An interview with Celery Emblem’s Jacob Jazz
We recently had a chat with Jacob Jazz about his surreal new 8-bit adventure, Baobab’s Mausoleum. The game will thrust you into the shoes of FBI agent Watracio Walpurgis as he tries to escape the bizarre town of Flamingo Creek.
You’ll need to hold on tight for this one as things are going to get pretty weird, let’s set the scene. So, in Baobab´s Mausoleum you play FBI agent Watracio Walpurgis, who just happens to be a vampire eggplant. You’ll be trying to escape Flamingo’s Creek, a town that only appears in people’s nightmares, oh and on Albatross Road every 25 years. You’ll meet the paranoid and strange inhabitants as you struggle to solve puzzles in the most surrealistic scenarios. IIG asked Jazz where the inspiration for such a crazy storyline came from, here is what he had to say.
“The story of BM™ has many influences, they all come from the world of video games, literature and cinema. David Lynch and Tarantino, it’s also strongly influenced by the art of Tim Burton or the stories of H.P. Lovecraft and the humour of the graphic adventures of Ron Gilbert, I like to define Baobabs Mausoleum™, as a mix between Twin Peaks and SpongeBob SquarePants.”
“The truth is that since I started playing in my Game Boy Pocket when I was six, The Legend Of Zelda Link´s Awakening, I decided to become a video game designer, and Baobabs Mausoleum is the “opera prima” of my new studio: Celery Emblem™, you could say that I have spent my whole life with the idea of creating this game.”
Baobab´s Mausoleum clearly has a lot of retro inspirations, although it’s evident this wild adventure has a personality all of its own. This comes across in some of Flamingo Creek’s wacky population of 64 eccentrics, including a few which you’ll face as enemies. You’ll meet characters such as the Ovnifagos and the Laser Chickens, whilst the Wendigo and the reptilians attempt to hamper your escape. Jazz explained to IIG that although it’s inspired by the classics Baobabs Mausoleum is something entirely new.
“Baobabs Mausoleum™, its pixel art, influenced by the classics, but is a very present-day product, very of this time, is pure 201X years. The type and use of the music, the indie soul, the mechanics, the format, all combined is the way to create a very unique experience; an author experience, very difficult in the classic days.”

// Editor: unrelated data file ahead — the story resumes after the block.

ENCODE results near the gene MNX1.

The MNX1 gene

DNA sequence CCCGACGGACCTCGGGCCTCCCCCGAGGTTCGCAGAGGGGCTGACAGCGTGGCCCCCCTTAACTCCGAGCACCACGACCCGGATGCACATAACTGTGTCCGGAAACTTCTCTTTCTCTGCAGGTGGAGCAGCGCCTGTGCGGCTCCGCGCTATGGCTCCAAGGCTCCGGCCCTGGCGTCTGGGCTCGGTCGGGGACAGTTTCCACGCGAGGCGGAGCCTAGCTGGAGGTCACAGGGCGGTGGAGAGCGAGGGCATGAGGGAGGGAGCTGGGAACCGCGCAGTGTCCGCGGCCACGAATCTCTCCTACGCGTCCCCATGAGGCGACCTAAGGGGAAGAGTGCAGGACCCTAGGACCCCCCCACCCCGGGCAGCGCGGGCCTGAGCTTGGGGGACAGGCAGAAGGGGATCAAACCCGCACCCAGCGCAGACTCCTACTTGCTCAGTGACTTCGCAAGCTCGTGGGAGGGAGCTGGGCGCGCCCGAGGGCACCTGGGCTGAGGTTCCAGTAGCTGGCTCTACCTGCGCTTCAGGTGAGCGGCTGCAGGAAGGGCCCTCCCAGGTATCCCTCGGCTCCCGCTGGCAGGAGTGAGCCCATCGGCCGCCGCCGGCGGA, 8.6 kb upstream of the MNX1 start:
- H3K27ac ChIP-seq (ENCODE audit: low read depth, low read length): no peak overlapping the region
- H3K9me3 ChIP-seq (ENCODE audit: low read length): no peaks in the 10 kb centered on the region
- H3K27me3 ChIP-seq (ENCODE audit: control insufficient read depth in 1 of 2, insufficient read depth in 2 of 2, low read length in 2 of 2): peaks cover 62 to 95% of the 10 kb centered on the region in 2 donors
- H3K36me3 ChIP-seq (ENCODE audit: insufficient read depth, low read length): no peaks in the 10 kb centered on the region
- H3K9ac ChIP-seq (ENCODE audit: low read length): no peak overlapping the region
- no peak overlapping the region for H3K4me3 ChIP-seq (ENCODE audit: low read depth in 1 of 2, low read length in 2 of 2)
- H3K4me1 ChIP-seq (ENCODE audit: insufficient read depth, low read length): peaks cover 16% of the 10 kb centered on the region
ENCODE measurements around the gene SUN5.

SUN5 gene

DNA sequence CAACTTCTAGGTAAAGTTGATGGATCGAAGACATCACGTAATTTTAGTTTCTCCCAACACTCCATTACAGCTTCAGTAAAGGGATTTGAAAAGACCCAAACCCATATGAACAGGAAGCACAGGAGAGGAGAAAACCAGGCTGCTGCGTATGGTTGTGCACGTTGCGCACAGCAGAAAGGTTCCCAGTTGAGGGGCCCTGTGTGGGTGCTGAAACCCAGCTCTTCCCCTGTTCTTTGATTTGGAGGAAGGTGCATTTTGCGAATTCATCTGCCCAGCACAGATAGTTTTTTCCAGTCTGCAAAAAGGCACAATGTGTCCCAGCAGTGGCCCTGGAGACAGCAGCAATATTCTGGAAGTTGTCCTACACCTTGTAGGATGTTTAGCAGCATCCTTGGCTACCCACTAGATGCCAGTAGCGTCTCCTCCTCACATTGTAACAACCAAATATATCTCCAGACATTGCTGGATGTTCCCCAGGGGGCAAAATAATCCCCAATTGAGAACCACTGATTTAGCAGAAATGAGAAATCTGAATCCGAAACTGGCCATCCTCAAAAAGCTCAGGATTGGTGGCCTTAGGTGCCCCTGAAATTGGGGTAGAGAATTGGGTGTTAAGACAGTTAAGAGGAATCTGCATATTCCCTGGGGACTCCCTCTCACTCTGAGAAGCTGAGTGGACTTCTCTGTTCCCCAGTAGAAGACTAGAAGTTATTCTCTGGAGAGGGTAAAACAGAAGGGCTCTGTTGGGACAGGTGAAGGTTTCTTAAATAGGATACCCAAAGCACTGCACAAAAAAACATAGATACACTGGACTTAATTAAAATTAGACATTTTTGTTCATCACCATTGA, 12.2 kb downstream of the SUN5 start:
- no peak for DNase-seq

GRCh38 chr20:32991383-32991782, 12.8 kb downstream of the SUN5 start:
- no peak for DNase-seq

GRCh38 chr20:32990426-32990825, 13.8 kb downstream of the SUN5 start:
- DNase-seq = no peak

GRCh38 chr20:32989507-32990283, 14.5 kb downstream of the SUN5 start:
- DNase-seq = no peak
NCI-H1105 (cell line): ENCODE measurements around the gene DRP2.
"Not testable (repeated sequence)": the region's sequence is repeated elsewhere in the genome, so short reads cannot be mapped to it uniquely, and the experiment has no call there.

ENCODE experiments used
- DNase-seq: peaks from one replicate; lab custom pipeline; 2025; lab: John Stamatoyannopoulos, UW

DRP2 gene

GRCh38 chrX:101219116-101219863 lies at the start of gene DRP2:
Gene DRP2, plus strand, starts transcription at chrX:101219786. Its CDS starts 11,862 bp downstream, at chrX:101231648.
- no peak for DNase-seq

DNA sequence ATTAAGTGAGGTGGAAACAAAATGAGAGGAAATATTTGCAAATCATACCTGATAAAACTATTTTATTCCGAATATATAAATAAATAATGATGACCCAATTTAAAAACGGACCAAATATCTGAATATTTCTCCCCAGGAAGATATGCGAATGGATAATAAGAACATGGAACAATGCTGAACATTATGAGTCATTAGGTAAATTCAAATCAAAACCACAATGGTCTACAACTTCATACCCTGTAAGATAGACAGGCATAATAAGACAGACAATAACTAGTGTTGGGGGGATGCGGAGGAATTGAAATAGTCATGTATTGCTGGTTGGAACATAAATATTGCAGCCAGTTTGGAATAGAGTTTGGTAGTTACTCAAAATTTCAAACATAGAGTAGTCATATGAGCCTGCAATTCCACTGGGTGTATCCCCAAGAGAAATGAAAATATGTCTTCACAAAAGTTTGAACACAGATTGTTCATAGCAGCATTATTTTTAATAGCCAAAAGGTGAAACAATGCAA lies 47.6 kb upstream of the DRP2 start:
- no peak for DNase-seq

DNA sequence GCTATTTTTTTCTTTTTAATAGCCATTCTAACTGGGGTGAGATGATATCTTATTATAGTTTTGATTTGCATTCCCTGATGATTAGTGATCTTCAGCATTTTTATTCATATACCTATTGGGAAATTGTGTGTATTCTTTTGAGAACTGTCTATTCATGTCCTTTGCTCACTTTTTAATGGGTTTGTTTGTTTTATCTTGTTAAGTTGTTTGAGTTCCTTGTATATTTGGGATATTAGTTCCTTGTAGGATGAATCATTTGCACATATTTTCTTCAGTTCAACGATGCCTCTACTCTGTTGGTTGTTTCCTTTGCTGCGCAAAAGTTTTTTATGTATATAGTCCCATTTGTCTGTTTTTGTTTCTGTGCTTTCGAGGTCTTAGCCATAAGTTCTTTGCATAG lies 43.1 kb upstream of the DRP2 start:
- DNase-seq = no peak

As you can imagine Baobabs Mausoleum isn’t a game that takes itself too serious. In fact, it features a unique sense of humour that takes advantage of its surrealist setting. The game finds humour in its weird and unusual events, as so many great video games have done in the past. Jazz had this to say about the comedy style of the game.
“The story of the game, like all the great stories, have drama, dreadful and funny moments, and in Flamingo´s Creek its very important to have this funny situations due to the nature of its bizarre characters.”
“The humour is very close to the graphic adventures of Ron Gilbert and Tim Schaffer, as well as a famous Spanish show called “La Hora Chanante” Wallace & Gromit, the universe of Terry Gilliam, Rick & Morty, South Park…”
In way of tribute to cult 90s TV shows such as Twin Peaks and The Twilight Zone, Baobabs Mausoleum opts for an episodic format. Attempting to explore a new take on an old way of storytelling the game hopes to create a similar experience you get when you watch an episode of your favourite series. Another interesting part of this creepy 8-bit JRPG is its music. Jazz had this to say to IIG about the funky soundtrack.
“BM™ has a brilliant and personal music style to the occasion, with a BSO produced and created by one of the most important instrumental surf groups of the current panorama, that we have not announced because it’s going to be a surprise!”
“We have many music influences, such as Grant Kirkhope, Danny Elfman, David Wise… but if you ask me the genre, I will say Russian experimental surf… BOOOM!”
One of the most interesting attributes of the indie industry is its room to accommodate strange and experimental games. It’s this eccentric mix of unusual games that gives the industry its charm and its ability to defy categorisation. Whether it’s creating new genres or redefining old ones indie games have gone from strength to strength this year. We asked Jazz about his thoughts on the indie industry, here is what he had to say.
“Well, I think right now it’s a ‘mutant’ industry, it’s changing every month and is absolutely unpredictable, I don’t know how much this crazy period will last until we reach a more regulated and stable indie industry… but if this happens, there´s no more indie industry anymore! It’s the magic!”
So if you’re interested in solving puzzles, playing golf and sailing on Juicy Lakes then check out Baobabs Mausoleum site for more information.